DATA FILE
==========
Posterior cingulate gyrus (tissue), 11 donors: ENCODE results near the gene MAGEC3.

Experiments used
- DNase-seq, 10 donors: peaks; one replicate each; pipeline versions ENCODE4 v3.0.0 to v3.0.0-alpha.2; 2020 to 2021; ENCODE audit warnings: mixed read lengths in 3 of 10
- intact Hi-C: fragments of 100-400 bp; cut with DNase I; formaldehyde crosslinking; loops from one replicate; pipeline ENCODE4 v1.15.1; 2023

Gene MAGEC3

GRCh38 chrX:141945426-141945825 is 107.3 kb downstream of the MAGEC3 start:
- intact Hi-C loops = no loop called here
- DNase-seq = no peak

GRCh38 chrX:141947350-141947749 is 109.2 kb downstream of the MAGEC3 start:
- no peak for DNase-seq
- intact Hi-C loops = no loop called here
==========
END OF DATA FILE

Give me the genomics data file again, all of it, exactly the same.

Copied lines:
Posterior cingulate gyrus (tissue), 11 donors: ENCODE results near the gene MAGEC3.

Experiments used
- DNase-seq, 10 donors: peaks; one replicate each; pipeline versions ENCODE4 v3.0.0 to v3.0.0-alpha.2; 2020 to 2021; ENCODE audit warnings: mixed read lengths in 3 of 10
- intact Hi-C: fragments of 100-400 bp; cut with DNase I; formaldehyde crosslinking; loops from one replicate; pipeline ENCODE4 v1.15.1; 2023

Gene MAGEC3

GRCh38 chrX:141945426-141945825 is 107.3 kb downstream of the MAGEC3 start:
- intact Hi-C loops = no loop called here
- DNase-seq = no peak

GRCh38 chrX:141947350-141947749 is 109.2 kb downstream of the MAGEC3 start:
- no peak for DNase-seq
- intact Hi-C loops = no loop called here